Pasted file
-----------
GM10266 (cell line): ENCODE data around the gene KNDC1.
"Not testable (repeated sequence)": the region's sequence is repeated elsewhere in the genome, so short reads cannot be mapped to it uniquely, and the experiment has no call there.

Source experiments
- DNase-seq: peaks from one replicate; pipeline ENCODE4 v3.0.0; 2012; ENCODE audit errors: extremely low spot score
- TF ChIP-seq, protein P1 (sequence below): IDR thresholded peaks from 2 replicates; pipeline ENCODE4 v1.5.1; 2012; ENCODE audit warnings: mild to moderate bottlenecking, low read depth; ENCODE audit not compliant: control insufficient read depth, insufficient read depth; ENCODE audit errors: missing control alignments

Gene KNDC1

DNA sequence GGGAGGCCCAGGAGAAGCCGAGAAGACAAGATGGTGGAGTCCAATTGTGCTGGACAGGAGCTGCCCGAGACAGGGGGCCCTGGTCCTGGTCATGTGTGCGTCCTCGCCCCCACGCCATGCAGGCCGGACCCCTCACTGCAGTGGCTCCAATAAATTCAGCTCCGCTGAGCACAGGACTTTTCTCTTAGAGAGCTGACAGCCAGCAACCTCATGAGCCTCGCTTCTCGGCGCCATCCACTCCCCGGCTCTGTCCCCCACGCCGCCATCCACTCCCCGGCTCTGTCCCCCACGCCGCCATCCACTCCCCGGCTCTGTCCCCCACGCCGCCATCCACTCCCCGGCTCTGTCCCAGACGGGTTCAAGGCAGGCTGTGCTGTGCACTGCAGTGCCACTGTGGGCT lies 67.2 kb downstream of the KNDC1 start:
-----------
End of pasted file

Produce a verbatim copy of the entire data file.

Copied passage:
GM10266 (cell line): ENCODE data around the gene KNDC1.
"Not testable (repeated sequence)": the region's sequence is repeated elsewhere in the genome, so short reads cannot be mapped to it uniquely, and the experiment has no call there.

Source experiments
- DNase-seq: peaks from one replicate; pipeline ENCODE4 v3.0.0; 2012; ENCODE audit errors: extremely low spot score
- TF ChIP-seq, protein P1 (sequence below): IDR thresholded peaks from 2 replicates; pipeline ENCODE4 v1.5.1; 2012; ENCODE audit warnings: mild to moderate bottlenecking, low read depth; ENCODE audit not compliant: control insufficient read depth, insufficient read depth; ENCODE audit errors: missing control alignments

Gene KNDC1

DNA sequence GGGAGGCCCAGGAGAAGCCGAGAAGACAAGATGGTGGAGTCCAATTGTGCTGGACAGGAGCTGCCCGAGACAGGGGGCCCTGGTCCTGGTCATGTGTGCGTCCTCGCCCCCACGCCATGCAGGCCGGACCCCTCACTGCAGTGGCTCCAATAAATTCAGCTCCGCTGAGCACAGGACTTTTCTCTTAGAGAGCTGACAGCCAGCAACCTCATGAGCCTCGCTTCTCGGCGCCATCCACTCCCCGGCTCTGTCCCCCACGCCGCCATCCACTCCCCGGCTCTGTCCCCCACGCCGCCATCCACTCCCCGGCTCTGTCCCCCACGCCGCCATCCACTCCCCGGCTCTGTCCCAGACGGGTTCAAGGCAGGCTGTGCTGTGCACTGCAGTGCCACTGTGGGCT lies 67.2 kb downstream of the KNDC1 start: